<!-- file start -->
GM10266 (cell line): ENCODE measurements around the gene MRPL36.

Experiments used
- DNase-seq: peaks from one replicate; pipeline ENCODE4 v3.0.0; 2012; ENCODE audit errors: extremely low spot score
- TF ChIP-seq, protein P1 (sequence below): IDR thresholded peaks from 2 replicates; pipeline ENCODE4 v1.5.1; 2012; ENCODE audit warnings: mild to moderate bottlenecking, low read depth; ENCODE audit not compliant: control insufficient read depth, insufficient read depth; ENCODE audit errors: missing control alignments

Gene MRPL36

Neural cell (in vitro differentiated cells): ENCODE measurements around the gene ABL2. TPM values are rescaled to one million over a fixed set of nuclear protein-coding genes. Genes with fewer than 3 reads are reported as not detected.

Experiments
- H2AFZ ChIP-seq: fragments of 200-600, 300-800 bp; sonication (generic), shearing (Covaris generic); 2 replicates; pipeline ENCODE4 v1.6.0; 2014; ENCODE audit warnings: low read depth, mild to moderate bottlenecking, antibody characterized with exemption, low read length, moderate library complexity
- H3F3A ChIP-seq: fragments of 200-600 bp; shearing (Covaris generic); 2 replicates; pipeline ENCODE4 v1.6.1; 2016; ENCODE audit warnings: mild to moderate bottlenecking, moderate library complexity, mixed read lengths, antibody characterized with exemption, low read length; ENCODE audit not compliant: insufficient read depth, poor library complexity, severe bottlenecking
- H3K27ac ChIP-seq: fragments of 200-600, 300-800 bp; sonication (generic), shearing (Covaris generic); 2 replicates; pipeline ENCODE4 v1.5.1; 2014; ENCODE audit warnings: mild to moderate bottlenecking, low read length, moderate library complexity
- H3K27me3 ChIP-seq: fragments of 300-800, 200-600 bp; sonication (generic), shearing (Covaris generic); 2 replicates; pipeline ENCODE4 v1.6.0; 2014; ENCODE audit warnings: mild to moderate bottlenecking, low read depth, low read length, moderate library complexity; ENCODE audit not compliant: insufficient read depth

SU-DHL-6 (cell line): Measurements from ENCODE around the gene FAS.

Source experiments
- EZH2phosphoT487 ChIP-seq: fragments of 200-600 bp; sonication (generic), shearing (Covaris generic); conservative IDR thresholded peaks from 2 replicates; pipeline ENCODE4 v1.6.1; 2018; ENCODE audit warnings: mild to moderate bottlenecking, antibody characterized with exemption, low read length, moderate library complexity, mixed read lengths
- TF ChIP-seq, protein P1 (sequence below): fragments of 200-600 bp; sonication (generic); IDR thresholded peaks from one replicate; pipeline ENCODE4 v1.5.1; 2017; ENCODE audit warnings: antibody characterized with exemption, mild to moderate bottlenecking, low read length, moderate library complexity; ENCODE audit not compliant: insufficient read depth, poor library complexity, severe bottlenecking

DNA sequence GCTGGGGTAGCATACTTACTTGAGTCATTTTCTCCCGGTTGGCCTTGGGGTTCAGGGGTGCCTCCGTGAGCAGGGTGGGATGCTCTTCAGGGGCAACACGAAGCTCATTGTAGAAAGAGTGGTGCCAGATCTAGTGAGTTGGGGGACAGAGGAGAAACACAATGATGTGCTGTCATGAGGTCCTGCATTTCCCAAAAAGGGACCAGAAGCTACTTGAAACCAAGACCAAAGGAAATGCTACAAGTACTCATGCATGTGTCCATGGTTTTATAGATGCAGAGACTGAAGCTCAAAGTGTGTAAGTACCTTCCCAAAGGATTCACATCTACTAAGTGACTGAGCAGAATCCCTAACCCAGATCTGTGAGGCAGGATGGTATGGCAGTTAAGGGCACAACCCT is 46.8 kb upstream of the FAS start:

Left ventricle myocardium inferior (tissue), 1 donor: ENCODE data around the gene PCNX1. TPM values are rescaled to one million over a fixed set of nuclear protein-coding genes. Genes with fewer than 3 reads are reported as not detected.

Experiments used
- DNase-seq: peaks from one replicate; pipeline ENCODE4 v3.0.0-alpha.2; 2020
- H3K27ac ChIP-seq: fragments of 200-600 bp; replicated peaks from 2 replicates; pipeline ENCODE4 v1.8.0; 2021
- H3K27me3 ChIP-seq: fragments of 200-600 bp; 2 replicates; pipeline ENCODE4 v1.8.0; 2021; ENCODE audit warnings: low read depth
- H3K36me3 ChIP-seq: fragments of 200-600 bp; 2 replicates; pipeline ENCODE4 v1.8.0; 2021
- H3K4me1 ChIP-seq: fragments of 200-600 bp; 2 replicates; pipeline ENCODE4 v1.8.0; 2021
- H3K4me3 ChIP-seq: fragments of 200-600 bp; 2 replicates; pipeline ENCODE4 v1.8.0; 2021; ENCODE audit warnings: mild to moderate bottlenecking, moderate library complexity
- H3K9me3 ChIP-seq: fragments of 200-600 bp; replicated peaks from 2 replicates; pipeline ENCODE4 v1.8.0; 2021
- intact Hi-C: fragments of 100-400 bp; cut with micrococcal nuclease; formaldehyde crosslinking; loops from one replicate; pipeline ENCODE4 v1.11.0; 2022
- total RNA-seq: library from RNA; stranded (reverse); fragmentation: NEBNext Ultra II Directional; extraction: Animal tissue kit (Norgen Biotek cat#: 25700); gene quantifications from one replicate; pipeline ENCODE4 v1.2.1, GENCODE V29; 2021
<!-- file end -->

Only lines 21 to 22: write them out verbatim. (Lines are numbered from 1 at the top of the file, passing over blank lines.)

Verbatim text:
- H3K27me3 ChIP-seq: fragments of 200-600 bp; 2 replicates; pipeline ENCODE4 v1.8.0; 2021; ENCODE audit warnings: low read depth
- H3K36me3 ChIP-seq: fragments of 200-600 bp; 2 replicates; pipeline ENCODE4 v1.8.0; 2021